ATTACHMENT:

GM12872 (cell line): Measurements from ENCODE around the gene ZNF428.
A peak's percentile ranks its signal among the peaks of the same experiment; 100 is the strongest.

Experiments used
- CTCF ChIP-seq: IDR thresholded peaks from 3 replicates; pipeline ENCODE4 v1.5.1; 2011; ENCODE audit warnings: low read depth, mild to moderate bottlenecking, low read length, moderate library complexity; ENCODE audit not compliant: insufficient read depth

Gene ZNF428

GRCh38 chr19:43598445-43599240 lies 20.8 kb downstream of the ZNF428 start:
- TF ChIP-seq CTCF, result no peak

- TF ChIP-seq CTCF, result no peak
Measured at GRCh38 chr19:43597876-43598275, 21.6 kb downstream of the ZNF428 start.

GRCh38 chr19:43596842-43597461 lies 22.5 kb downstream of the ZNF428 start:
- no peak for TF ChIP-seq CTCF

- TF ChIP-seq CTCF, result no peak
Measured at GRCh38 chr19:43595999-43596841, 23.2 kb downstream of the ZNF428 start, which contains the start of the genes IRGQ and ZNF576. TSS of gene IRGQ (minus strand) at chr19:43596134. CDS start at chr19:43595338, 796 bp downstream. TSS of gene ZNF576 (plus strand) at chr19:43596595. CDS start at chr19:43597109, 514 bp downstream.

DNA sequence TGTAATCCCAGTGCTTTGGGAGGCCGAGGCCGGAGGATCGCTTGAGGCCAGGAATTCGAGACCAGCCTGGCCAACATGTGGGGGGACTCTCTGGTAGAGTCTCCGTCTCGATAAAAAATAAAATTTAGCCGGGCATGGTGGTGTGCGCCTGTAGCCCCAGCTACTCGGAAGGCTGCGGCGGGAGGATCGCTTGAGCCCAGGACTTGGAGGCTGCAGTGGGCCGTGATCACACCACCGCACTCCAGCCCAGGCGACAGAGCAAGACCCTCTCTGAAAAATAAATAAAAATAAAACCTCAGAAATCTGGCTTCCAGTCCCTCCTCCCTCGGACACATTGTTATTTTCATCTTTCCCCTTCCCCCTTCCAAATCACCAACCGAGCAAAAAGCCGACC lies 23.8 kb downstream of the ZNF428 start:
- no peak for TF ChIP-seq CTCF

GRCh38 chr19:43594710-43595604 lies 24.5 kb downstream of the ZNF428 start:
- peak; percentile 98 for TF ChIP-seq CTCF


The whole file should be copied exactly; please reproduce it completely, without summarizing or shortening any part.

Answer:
GM12872 (cell line): Measurements from ENCODE around the gene ZNF428.
A peak's percentile ranks its signal among the peaks of the same experiment; 100 is the strongest.

Experiments used
- CTCF ChIP-seq: IDR thresholded peaks from 3 replicates; pipeline ENCODE4 v1.5.1; 2011; ENCODE audit warnings: low read depth, mild to moderate bottlenecking, low read length, moderate library complexity; ENCODE audit not compliant: insufficient read depth

Gene ZNF428

GRCh38 chr19:43598445-43599240 lies 20.8 kb downstream of the ZNF428 start:
- TF ChIP-seq CTCF, result no peak

- TF ChIP-seq CTCF, result no peak
Measured at GRCh38 chr19:43597876-43598275, 21.6 kb downstream of the ZNF428 start.

GRCh38 chr19:43596842-43597461 lies 22.5 kb downstream of the ZNF428 start:
- no peak for TF ChIP-seq CTCF

- TF ChIP-seq CTCF, result no peak
Measured at GRCh38 chr19:43595999-43596841, 23.2 kb downstream of the ZNF428 start, which contains the start of the genes IRGQ and ZNF576. TSS of gene IRGQ (minus strand) at chr19:43596134. CDS start at chr19:43595338, 796 bp downstream. TSS of gene ZNF576 (plus strand) at chr19:43596595. CDS start at chr19:43597109, 514 bp downstream.

DNA sequence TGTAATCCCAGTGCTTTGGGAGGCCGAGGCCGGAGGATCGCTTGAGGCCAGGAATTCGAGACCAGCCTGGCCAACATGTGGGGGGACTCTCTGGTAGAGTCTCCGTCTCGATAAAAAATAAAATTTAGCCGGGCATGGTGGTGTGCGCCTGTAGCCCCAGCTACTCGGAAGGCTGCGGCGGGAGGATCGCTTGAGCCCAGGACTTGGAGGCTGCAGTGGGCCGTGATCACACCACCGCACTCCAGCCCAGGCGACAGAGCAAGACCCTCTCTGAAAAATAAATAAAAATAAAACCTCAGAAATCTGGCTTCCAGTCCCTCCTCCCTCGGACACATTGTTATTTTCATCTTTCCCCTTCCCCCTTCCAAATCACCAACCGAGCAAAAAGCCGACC lies 23.8 kb downstream of the ZNF428 start:
- no peak for TF ChIP-seq CTCF

GRCh38 chr19:43594710-43595604 lies 24.5 kb downstream of the ZNF428 start:
- peak; percentile 98 for TF ChIP-seq CTCF